A lot owner from QLD has a question about suing other lot owners for compensation due to lack of garden maintenance in their scheme. Frank Higginson, Hynes Legal provides the following response.
Question: I very dissatisfied with the level of garden maintenance and the apparent apathy of our committee. Can I claim compensation from the other lot owners?
I am a Lot owner who is very dissatisfied with the level of garden maintenance and the apparent apathy of our committee as they have contributed to the problem by voting to turn off our common area irrigation system roughly 2 years or more ago. I have complained, I have communicated with the office for body corporate services, all dead ends.
Once the common area garden at the front of my lot was almost completely dead, I took over the care of it as it was unsightly and I believe killing property value. I have for the last at least 2 years used my time, money and cost of water to maintain this garden myself. I have insisted that the onsite managers no longer touch it and was informed I had to apply to the committee to be able to look after it.. basically let it die again as they are getting sick of my noise.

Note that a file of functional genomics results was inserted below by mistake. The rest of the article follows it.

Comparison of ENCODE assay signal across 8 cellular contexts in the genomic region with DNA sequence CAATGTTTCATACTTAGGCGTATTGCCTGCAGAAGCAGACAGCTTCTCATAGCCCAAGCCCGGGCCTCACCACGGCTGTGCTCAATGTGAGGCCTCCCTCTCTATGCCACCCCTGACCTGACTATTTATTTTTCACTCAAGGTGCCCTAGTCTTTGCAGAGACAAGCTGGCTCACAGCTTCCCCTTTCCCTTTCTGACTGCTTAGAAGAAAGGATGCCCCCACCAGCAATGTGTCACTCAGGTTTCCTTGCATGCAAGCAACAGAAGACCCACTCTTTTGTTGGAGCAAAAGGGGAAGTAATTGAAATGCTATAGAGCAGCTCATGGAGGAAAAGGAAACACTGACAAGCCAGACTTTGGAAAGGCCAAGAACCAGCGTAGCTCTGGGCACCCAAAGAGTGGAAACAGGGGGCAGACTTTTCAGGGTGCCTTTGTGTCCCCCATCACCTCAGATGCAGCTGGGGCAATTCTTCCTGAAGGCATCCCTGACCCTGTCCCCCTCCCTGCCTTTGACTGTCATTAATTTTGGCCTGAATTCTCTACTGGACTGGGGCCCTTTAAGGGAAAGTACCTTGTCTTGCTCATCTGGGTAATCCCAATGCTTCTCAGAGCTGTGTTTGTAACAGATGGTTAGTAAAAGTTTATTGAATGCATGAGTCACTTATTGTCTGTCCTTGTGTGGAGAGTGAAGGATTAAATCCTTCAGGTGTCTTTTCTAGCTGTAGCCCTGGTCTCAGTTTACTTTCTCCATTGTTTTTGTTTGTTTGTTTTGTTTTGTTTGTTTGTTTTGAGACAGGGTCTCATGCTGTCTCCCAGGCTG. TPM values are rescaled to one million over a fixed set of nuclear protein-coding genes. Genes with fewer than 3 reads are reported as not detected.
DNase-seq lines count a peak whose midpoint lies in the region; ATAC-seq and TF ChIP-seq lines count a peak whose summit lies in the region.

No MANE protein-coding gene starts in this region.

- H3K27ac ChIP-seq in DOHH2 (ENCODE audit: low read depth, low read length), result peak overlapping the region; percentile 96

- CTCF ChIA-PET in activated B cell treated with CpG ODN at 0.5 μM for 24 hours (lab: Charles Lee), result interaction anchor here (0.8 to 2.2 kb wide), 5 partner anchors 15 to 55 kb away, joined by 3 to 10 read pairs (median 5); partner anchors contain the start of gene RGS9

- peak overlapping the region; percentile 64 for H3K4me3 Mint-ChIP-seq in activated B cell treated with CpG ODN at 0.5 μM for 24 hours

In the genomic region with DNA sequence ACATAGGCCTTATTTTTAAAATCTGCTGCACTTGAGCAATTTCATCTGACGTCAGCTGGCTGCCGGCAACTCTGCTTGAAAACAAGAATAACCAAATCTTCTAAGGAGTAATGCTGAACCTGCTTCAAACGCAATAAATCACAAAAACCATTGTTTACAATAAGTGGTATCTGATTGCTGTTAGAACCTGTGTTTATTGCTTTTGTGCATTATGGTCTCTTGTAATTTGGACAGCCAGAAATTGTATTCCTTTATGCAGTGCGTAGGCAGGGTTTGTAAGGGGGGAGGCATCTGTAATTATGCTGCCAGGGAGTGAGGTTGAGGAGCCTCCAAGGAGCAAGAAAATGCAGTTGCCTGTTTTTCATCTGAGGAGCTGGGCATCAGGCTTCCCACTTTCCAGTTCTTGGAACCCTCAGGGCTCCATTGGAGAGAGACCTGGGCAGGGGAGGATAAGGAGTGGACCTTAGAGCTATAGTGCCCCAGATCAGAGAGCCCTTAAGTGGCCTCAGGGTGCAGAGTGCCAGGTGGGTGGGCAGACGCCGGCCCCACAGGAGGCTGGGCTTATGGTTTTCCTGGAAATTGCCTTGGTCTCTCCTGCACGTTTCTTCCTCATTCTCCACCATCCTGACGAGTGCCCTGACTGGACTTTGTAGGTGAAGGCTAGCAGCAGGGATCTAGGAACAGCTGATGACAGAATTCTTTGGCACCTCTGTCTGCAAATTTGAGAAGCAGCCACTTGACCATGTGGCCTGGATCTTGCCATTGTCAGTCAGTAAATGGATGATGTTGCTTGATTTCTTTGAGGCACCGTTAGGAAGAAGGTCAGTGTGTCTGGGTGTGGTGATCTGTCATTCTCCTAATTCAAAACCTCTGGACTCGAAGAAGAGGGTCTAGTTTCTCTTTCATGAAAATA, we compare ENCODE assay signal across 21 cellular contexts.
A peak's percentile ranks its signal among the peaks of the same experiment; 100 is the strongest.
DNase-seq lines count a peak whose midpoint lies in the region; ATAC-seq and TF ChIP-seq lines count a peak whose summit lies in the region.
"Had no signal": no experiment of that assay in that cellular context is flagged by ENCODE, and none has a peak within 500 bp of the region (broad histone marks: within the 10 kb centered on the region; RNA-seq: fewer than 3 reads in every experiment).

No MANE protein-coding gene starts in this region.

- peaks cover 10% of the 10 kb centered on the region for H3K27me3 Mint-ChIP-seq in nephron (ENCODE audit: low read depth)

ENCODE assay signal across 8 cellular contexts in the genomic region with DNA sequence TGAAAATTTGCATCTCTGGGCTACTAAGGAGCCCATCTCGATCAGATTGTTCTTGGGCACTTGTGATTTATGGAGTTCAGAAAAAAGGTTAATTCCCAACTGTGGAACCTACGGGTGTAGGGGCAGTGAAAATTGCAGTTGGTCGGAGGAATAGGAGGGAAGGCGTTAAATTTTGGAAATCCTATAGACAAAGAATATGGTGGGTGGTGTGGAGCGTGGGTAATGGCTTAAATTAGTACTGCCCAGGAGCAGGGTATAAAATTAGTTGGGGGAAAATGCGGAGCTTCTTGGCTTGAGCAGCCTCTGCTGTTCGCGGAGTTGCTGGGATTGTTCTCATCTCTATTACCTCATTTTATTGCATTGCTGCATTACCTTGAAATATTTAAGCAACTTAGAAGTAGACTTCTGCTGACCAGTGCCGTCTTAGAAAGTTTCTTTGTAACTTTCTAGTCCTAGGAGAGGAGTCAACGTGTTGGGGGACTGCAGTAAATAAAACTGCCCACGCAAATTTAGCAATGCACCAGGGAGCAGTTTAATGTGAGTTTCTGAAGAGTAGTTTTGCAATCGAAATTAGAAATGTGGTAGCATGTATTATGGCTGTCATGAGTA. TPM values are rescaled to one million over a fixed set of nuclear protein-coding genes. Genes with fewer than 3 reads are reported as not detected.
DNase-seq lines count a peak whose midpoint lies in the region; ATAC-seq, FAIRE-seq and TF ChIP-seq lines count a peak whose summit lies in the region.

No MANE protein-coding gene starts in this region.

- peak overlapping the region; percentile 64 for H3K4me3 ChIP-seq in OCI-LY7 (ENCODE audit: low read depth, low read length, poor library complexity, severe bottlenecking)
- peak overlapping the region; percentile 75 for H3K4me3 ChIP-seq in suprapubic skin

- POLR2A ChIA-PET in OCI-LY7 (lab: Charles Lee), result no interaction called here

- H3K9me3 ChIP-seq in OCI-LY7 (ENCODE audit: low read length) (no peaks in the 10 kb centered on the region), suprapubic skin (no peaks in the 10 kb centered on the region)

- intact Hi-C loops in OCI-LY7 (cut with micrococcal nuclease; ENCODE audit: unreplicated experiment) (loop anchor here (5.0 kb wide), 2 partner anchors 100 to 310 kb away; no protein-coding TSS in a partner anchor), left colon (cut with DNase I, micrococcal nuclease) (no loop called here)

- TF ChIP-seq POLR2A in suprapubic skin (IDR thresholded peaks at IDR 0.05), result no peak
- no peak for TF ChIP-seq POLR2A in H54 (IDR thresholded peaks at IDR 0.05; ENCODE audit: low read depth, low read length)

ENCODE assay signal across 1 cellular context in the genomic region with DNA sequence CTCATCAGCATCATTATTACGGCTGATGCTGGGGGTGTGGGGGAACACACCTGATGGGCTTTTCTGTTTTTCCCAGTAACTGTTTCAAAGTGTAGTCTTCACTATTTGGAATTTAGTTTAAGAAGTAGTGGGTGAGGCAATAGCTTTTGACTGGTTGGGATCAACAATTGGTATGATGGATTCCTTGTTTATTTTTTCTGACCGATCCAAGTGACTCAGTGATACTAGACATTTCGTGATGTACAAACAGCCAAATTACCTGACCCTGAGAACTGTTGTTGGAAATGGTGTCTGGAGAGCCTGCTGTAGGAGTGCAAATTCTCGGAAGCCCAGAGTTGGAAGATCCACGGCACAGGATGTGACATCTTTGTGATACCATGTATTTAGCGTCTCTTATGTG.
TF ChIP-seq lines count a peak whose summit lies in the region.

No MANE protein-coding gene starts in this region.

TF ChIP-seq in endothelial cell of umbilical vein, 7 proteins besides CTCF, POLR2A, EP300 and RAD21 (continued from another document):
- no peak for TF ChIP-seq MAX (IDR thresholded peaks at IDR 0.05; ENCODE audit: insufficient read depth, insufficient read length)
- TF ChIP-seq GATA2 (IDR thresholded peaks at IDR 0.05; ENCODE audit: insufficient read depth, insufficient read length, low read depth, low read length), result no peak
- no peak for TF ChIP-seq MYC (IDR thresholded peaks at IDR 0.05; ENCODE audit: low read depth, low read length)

I have been reading about the farmstock case, I realise this was an onsite manager but on the basis of the ruling – It is a general rule applicable to every contract that each party agrees, by implication, to do all such things as are necessary on his part to enable the other party to have the benefit of the contract.
Do I have the avenue for recourse? Not only are the committee & onsite manager not doing all things necessary to enable at least this party (me) to have the full benefit of the contract, neither are the other lot owners whether they care or not. I’ve also paid additional funds from my own pocket, time and manual labour to a task that technically I am already paying for.
I would think I am due compensation at least???
Answer: Before we start suing people for compensation, consider these questions.
I think before we start suing people for compensation I think the starting point would be to understand:-
- Who has obligations with respect to the area
- Whether they have been met
- If not, seeking to force them to be met – via the Commissioner’s Office
- Then looking at it after that.
The reality is though that the costs of proceedings for something of this nature would more than likely well and truly outweigh the benefit any compensation actually sought
This post appears in Strata News #197.
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